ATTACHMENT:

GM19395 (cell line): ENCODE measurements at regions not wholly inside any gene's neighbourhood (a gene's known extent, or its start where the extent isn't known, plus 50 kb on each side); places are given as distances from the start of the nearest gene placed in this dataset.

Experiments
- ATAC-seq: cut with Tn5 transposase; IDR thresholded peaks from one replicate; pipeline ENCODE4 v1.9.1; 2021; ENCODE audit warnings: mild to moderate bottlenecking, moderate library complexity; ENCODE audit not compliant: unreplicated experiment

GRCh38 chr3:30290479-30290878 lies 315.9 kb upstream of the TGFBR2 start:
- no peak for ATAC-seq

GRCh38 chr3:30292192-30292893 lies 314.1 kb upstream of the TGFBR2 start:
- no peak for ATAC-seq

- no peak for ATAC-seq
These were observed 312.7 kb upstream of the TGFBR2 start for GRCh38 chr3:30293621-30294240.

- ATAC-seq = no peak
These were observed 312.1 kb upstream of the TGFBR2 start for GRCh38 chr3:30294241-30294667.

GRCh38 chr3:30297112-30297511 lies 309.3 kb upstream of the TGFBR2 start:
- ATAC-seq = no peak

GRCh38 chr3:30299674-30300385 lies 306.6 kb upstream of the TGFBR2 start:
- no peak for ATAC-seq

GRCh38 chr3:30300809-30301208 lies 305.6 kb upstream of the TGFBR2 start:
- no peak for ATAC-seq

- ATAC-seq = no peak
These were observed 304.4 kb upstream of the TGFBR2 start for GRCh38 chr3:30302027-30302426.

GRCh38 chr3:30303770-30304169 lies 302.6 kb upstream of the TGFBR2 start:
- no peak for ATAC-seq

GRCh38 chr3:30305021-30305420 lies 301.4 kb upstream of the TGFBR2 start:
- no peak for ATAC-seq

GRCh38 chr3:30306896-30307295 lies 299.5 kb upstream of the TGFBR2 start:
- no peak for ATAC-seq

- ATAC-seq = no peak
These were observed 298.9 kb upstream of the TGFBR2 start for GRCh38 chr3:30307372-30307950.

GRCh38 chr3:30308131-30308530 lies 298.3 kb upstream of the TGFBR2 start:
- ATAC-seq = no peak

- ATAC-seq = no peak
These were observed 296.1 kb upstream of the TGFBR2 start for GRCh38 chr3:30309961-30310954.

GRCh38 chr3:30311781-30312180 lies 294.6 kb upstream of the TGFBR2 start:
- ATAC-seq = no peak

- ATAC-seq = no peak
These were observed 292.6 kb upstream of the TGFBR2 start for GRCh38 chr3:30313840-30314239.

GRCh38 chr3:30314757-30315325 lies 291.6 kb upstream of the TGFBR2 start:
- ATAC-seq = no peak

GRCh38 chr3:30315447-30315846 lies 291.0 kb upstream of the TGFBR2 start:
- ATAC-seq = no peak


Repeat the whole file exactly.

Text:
GM19395 (cell line): ENCODE measurements at regions not wholly inside any gene's neighbourhood (a gene's known extent, or its start where the extent isn't known, plus 50 kb on each side); places are given as distances from the start of the nearest gene placed in this dataset.

Experiments
- ATAC-seq: cut with Tn5 transposase; IDR thresholded peaks from one replicate; pipeline ENCODE4 v1.9.1; 2021; ENCODE audit warnings: mild to moderate bottlenecking, moderate library complexity; ENCODE audit not compliant: unreplicated experiment

GRCh38 chr3:30290479-30290878 lies 315.9 kb upstream of the TGFBR2 start:
- no peak for ATAC-seq

GRCh38 chr3:30292192-30292893 lies 314.1 kb upstream of the TGFBR2 start:
- no peak for ATAC-seq

- no peak for ATAC-seq
These were observed 312.7 kb upstream of the TGFBR2 start for GRCh38 chr3:30293621-30294240.

- ATAC-seq = no peak
These were observed 312.1 kb upstream of the TGFBR2 start for GRCh38 chr3:30294241-30294667.

GRCh38 chr3:30297112-30297511 lies 309.3 kb upstream of the TGFBR2 start:
- ATAC-seq = no peak

GRCh38 chr3:30299674-30300385 lies 306.6 kb upstream of the TGFBR2 start:
- no peak for ATAC-seq

GRCh38 chr3:30300809-30301208 lies 305.6 kb upstream of the TGFBR2 start:
- no peak for ATAC-seq

- ATAC-seq = no peak
These were observed 304.4 kb upstream of the TGFBR2 start for GRCh38 chr3:30302027-30302426.

GRCh38 chr3:30303770-30304169 lies 302.6 kb upstream of the TGFBR2 start:
- no peak for ATAC-seq

GRCh38 chr3:30305021-30305420 lies 301.4 kb upstream of the TGFBR2 start:
- no peak for ATAC-seq

GRCh38 chr3:30306896-30307295 lies 299.5 kb upstream of the TGFBR2 start:
- no peak for ATAC-seq

- ATAC-seq = no peak
These were observed 298.9 kb upstream of the TGFBR2 start for GRCh38 chr3:30307372-30307950.

GRCh38 chr3:30308131-30308530 lies 298.3 kb upstream of the TGFBR2 start:
- ATAC-seq = no peak

- ATAC-seq = no peak
These were observed 296.1 kb upstream of the TGFBR2 start for GRCh38 chr3:30309961-30310954.

GRCh38 chr3:30311781-30312180 lies 294.6 kb upstream of the TGFBR2 start:
- ATAC-seq = no peak

- ATAC-seq = no peak
These were observed 292.6 kb upstream of the TGFBR2 start for GRCh38 chr3:30313840-30314239.

GRCh38 chr3:30314757-30315325 lies 291.6 kb upstream of the TGFBR2 start:
- ATAC-seq = no peak

GRCh38 chr3:30315447-30315846 lies 291.0 kb upstream of the TGFBR2 start:
- ATAC-seq = no peak